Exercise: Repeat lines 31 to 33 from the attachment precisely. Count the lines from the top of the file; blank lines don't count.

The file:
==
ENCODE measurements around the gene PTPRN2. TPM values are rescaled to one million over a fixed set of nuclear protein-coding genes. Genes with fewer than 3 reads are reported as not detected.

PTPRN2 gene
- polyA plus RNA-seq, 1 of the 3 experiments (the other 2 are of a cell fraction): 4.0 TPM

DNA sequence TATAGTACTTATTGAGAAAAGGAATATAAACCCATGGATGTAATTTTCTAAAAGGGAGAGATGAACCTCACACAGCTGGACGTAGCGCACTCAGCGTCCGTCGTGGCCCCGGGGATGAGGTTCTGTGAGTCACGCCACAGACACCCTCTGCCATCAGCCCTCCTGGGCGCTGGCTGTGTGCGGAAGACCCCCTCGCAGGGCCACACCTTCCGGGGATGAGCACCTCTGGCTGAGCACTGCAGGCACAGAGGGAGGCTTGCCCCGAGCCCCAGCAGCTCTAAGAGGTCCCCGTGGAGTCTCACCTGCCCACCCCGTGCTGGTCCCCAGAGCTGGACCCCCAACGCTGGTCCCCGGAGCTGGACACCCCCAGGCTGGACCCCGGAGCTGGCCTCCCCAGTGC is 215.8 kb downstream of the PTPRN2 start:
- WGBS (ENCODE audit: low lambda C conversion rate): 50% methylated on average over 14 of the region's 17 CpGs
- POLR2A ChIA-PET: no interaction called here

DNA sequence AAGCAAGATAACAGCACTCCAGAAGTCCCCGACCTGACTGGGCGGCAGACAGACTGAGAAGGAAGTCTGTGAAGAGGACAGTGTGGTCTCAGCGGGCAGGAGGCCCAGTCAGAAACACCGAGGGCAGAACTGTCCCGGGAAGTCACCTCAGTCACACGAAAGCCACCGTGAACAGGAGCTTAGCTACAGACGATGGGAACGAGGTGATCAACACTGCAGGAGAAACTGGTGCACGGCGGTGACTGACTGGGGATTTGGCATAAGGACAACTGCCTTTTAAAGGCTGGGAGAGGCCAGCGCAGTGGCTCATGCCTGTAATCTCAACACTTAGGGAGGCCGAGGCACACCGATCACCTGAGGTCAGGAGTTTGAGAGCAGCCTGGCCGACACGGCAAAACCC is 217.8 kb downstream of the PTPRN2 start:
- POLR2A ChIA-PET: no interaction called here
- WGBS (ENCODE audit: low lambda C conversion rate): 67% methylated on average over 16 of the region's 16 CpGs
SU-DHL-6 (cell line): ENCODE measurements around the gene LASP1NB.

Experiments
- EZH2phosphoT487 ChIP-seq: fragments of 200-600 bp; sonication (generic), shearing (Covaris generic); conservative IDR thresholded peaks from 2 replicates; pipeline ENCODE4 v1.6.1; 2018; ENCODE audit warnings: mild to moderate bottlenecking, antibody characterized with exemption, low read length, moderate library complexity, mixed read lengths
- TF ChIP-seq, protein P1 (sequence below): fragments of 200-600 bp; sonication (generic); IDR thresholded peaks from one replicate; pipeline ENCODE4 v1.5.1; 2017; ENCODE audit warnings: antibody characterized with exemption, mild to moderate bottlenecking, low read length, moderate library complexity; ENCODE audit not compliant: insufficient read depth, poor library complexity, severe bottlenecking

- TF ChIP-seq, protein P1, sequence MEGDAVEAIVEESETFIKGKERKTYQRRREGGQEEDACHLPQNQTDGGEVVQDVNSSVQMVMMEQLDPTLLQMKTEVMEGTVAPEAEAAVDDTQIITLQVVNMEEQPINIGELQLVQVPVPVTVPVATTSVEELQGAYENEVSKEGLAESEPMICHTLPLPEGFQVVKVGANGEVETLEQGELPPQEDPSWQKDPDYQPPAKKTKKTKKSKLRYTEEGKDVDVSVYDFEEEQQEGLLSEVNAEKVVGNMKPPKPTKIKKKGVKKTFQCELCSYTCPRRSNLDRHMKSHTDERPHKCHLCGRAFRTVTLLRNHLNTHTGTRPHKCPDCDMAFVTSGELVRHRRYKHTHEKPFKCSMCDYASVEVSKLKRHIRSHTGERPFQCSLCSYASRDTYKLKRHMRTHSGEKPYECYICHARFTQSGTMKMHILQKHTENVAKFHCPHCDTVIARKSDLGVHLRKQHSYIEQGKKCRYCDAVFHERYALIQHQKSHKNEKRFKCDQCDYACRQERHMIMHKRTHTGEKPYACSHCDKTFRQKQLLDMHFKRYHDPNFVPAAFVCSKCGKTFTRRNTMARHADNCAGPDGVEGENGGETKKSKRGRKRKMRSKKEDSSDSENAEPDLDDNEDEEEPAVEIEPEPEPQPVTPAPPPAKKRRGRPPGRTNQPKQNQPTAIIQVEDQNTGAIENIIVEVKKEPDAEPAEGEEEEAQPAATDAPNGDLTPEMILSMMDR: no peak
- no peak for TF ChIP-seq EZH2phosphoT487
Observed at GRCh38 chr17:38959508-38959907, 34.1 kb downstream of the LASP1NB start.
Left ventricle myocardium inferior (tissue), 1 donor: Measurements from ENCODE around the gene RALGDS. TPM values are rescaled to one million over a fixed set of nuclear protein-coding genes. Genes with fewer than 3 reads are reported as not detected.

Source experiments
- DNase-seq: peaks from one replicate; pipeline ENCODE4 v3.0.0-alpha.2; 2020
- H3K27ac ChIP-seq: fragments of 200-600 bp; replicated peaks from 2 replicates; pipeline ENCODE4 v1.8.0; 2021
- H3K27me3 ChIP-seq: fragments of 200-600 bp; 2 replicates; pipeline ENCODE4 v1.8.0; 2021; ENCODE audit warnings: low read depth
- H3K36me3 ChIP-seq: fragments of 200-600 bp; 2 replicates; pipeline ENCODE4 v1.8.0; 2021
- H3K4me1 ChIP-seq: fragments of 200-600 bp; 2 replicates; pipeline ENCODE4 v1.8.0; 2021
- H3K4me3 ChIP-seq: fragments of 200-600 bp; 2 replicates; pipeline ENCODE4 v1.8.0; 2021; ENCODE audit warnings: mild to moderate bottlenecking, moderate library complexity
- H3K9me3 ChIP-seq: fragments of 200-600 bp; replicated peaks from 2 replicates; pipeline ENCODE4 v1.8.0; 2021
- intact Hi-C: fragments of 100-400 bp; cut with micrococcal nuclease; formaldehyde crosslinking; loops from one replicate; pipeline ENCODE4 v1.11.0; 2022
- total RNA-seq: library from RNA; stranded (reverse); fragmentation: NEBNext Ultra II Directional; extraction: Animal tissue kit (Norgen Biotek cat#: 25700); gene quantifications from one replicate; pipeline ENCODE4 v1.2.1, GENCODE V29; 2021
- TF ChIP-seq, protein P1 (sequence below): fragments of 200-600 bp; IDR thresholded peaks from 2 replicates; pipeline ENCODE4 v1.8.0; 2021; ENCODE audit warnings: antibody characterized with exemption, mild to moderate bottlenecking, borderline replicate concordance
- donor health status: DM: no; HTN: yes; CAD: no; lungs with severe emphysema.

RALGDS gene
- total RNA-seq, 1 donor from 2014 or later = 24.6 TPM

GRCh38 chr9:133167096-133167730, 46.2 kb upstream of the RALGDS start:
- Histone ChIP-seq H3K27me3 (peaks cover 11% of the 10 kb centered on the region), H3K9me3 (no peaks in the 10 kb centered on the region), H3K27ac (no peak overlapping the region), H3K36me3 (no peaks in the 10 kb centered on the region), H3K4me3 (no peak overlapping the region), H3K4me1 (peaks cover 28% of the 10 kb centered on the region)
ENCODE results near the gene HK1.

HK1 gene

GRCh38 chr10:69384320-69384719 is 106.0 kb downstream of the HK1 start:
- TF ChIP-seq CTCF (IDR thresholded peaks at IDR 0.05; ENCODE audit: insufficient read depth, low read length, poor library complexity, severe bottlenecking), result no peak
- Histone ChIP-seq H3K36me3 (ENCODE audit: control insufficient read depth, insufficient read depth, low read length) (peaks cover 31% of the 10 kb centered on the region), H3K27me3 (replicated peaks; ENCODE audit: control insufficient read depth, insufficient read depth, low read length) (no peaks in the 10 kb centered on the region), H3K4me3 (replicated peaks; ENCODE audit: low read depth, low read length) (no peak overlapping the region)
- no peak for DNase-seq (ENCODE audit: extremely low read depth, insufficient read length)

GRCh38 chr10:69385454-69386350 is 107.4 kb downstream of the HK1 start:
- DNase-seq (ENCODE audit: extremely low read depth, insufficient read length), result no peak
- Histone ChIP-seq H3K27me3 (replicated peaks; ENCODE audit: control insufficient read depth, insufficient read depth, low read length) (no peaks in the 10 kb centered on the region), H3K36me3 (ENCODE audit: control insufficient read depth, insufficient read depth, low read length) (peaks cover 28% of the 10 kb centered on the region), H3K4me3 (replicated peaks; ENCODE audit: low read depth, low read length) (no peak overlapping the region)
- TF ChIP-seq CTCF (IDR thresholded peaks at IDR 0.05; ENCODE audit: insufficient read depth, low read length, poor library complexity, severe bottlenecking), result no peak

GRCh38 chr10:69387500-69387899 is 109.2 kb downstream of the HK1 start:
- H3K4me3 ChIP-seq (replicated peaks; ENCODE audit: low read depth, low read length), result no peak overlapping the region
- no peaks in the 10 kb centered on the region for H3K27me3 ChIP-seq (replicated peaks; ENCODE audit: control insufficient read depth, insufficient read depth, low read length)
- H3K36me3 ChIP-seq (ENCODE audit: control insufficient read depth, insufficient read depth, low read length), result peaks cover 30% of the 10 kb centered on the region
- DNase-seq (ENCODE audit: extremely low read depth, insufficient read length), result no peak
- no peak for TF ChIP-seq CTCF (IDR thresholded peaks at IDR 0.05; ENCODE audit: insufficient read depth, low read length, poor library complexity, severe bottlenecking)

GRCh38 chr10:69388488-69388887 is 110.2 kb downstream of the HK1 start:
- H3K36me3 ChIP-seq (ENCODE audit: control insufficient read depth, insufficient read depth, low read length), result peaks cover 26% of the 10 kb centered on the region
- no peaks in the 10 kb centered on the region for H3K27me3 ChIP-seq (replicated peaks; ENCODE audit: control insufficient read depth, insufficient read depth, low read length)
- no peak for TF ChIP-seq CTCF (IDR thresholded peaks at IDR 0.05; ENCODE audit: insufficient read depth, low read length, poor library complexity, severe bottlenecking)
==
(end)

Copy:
- total RNA-seq, 1 donor from 2014 or later = 24.6 TPM

GRCh38 chr9:133167096-133167730, 46.2 kb upstream of the RALGDS start:
- Histone ChIP-seq H3K27me3 (peaks cover 11% of the 10 kb centered on the region), H3K9me3 (no peaks in the 10 kb centered on the region), H3K27ac (no peak overlapping the region), H3K36me3 (no peaks in the 10 kb centered on the region), H3K4me3 (no peak overlapping the region), H3K4me1 (peaks cover 28% of the 10 kb centered on the region)